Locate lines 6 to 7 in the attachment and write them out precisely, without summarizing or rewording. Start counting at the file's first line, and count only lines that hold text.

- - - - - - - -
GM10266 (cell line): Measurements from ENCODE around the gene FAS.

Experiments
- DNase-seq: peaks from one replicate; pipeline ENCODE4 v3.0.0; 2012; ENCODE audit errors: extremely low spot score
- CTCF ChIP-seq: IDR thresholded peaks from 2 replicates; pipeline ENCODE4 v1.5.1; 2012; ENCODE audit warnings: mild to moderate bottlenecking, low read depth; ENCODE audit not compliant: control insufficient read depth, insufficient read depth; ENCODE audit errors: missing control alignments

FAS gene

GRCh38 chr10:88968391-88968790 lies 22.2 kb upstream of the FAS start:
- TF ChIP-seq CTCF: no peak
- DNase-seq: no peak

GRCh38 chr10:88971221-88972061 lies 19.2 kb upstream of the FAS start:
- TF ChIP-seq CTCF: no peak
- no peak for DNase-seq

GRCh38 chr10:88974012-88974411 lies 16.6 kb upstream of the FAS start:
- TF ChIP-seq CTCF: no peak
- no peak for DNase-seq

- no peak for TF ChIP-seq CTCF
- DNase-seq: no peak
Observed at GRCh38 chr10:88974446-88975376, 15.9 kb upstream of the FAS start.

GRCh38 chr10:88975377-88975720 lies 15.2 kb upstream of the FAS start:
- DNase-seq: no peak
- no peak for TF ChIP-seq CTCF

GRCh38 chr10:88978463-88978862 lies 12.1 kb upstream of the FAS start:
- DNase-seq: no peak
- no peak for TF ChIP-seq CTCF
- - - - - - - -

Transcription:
GRCh38 chr10:88968391-88968790 lies 22.2 kb upstream of the FAS start:
- TF ChIP-seq CTCF: no peak